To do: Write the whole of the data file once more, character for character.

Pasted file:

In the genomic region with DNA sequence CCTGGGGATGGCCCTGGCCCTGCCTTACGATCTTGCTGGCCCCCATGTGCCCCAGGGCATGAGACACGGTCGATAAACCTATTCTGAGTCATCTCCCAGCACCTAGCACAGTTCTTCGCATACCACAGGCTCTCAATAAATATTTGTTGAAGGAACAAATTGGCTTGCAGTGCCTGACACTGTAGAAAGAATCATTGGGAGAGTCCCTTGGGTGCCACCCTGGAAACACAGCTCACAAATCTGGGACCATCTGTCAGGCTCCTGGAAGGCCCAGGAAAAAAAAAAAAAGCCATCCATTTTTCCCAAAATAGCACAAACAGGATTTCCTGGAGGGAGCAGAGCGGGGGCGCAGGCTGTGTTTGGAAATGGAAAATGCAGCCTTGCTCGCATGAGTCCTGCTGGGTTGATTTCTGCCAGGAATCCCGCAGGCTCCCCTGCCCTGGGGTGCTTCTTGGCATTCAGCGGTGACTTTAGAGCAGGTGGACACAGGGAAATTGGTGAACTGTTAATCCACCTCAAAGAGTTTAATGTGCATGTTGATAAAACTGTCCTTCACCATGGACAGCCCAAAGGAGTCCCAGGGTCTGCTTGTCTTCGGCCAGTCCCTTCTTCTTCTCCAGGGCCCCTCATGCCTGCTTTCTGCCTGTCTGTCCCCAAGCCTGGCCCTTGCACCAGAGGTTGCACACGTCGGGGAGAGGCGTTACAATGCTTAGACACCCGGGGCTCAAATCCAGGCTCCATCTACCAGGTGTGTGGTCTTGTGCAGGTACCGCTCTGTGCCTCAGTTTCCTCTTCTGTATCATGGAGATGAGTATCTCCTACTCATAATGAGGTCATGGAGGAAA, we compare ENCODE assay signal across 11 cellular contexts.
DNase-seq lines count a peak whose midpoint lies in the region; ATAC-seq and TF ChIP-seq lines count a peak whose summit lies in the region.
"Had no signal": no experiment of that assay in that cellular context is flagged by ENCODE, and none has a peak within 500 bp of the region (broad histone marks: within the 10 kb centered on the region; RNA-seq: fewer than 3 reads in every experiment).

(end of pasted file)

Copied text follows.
In the genomic region with DNA sequence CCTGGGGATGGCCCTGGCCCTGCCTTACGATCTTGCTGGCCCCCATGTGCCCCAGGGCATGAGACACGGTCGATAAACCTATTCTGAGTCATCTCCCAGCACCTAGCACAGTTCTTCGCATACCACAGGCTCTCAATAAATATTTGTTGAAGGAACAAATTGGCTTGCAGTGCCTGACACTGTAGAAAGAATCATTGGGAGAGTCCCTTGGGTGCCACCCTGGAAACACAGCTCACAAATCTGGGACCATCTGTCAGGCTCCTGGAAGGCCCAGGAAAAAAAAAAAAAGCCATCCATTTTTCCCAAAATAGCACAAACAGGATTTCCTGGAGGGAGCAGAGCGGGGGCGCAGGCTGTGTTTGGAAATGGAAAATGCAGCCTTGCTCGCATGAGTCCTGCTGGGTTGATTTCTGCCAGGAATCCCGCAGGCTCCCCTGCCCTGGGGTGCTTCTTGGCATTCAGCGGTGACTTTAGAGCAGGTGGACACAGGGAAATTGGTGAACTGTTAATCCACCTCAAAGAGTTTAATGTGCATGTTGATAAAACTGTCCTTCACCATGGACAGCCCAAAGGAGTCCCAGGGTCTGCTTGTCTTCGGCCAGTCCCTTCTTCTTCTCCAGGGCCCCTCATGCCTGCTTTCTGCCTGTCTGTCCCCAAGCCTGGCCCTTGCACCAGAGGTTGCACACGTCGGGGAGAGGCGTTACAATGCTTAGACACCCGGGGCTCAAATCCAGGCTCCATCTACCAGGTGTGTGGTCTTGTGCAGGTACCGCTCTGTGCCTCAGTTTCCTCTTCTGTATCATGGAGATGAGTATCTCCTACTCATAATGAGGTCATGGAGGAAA, we compare ENCODE assay signal across 11 cellular contexts.
DNase-seq lines count a peak whose midpoint lies in the region; ATAC-seq and TF ChIP-seq lines count a peak whose summit lies in the region.
"Had no signal": no experiment of that assay in that cellular context is flagged by ENCODE, and none has a peak within 500 bp of the region (broad histone marks: within the 10 kb centered on the region; RNA-seq: fewer than 3 reads in every experiment).